“What else can we do? At least they would get something to eat and this perhaps may deter them from barging into fields and houses,” he said.

When the Bharatiya Janata Party (BJP) came to power in 2017 in the State, it admitted that demonetisation had caused severe losses to farmers and promised measures to help them. This was followed by announcements that there would be a steady and massive potato purchase scheme, but in actual implementation this too has turned into usual political bombast.

Empty promises

The scheme was launched with much fanfare, with pictures splashed all over the media, and initially purchases did take place in a few instances. But soon the programme lost steam and is now being pursued in a totally haphazard manner, Awasthi said. The net result was escalation of farmers’ woes, he added.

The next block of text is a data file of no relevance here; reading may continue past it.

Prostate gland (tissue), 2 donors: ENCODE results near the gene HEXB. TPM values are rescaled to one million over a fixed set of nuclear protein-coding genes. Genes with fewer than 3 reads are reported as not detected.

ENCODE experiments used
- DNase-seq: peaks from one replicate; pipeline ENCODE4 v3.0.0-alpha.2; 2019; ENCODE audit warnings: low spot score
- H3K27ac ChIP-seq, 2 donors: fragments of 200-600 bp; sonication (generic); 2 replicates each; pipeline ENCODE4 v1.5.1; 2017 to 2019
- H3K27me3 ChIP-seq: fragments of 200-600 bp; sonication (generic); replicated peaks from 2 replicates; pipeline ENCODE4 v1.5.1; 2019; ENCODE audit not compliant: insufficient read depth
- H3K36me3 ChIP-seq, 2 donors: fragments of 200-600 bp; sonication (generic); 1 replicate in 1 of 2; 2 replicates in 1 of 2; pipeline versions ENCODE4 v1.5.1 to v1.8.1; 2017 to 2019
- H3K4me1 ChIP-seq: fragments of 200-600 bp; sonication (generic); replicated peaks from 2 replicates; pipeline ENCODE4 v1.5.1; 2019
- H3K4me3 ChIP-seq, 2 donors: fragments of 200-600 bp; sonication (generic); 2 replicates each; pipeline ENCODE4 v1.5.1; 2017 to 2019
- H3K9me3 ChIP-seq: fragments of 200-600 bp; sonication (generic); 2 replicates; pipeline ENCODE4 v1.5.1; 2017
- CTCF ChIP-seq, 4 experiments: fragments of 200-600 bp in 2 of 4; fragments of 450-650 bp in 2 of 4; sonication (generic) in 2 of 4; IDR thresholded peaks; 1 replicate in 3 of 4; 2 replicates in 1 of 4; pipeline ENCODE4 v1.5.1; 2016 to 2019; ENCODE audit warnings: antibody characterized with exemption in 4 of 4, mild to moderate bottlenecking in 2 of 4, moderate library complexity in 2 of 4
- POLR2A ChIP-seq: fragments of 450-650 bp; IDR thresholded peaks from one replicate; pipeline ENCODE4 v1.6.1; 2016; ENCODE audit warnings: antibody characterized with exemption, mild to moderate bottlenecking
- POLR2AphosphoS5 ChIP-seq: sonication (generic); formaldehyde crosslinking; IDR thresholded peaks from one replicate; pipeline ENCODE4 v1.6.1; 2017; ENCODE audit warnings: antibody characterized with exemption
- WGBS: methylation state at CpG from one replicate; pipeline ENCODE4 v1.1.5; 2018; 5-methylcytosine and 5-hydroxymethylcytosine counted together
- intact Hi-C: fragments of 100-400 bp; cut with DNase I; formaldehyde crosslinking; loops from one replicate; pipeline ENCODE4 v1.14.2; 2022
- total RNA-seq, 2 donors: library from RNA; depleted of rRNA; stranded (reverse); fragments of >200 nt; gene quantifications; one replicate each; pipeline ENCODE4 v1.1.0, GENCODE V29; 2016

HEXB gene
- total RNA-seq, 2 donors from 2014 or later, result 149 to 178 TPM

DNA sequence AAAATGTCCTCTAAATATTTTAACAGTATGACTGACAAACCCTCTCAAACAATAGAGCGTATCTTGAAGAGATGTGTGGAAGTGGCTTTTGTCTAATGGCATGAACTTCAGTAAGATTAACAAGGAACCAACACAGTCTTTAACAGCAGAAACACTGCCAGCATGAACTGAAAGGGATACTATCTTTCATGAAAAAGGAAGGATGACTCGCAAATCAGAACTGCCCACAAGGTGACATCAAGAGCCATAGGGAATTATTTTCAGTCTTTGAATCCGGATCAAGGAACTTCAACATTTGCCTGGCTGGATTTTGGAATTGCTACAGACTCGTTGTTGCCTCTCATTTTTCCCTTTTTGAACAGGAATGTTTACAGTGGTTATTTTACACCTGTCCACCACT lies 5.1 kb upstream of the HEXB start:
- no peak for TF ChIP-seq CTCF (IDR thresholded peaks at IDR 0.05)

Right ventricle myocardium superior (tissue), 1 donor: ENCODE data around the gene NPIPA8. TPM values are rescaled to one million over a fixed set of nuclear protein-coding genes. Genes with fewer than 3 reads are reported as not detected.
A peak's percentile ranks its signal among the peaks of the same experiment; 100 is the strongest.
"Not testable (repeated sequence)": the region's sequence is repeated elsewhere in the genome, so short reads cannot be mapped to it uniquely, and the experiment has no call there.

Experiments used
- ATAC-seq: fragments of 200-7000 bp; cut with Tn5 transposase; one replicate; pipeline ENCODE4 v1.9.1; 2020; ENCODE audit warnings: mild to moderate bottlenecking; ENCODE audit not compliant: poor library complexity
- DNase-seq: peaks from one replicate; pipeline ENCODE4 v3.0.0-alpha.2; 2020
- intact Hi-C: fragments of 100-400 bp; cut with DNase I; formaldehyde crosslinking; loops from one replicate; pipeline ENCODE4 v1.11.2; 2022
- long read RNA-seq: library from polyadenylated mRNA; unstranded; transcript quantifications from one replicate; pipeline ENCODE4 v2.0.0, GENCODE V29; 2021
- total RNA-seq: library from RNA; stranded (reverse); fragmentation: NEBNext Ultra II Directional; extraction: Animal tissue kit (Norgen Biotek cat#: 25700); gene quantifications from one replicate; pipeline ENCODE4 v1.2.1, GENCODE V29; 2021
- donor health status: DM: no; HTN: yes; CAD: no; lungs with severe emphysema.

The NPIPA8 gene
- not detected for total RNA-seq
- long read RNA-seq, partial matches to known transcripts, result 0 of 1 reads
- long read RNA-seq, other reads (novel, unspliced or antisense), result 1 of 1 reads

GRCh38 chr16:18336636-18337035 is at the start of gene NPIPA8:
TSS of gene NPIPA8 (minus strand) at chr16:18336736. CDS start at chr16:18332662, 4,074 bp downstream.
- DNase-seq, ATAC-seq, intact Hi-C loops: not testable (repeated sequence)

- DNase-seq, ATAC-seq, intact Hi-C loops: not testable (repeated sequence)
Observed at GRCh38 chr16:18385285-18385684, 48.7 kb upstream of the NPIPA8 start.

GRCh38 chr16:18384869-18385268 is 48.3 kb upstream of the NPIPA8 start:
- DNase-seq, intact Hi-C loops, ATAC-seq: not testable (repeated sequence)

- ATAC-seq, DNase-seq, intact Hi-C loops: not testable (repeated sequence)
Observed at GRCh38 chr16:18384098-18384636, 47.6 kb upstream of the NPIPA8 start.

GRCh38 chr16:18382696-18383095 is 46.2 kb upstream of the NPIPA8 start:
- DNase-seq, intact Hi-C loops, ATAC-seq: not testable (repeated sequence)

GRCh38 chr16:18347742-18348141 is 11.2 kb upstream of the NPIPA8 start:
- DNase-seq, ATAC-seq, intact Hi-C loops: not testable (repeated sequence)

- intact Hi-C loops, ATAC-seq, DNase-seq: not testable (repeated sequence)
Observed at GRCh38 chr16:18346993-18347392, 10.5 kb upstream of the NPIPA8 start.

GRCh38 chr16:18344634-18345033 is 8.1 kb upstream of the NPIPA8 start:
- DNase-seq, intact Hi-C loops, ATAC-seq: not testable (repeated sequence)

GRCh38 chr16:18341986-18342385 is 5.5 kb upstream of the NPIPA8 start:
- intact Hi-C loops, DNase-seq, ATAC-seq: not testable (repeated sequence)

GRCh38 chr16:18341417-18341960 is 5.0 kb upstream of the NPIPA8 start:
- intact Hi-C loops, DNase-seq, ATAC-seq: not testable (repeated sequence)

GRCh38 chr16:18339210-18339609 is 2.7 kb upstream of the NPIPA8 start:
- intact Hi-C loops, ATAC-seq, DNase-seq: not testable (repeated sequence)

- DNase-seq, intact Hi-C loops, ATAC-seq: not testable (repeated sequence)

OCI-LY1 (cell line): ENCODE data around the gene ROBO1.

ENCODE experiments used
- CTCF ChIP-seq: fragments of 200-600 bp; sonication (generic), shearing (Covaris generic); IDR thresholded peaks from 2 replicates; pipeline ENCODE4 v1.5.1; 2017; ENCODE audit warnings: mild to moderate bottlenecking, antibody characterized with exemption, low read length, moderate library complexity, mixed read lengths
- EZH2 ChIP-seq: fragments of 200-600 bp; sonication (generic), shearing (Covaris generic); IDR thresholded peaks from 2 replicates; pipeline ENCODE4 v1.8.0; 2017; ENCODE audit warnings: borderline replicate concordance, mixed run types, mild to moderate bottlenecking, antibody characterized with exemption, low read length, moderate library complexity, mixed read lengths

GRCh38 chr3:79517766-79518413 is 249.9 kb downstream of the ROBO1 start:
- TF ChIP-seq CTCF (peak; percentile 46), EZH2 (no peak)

“One could say that post-demonetisation, almost every harvest has marked the doubling of losses. Between last November and January 2017, our loss of produce was to the tune of Rs.8 lakh. This year, we have already lost around Rs.13 lakh of produce. Initially, we put potatoes worth a few lakh rupees in cold storage but have been forced to pull them out since the cold storage fee adds to our debt burden on a daily basis. With no buyers around, keeping the produce in cold storage is like slow bleeding that will ultimately take your life,” Awasthi told Frontline.

Across Uttar Pradesh, especially in the Doab region consisting of the central Doab districts of Etah, Kasganj, Firozabad, Kannauj, Mainpuri and Etawah, the lower Doab districts of Kanpur and Fatehpur, and the the upper Doab districts such as Saharanpur, Shamli, Muzaffarnagar, Baghpat, Meerut and Ghaziabad, thousands of farmers are facing a situation similar to the one faced by Awasthi’s family .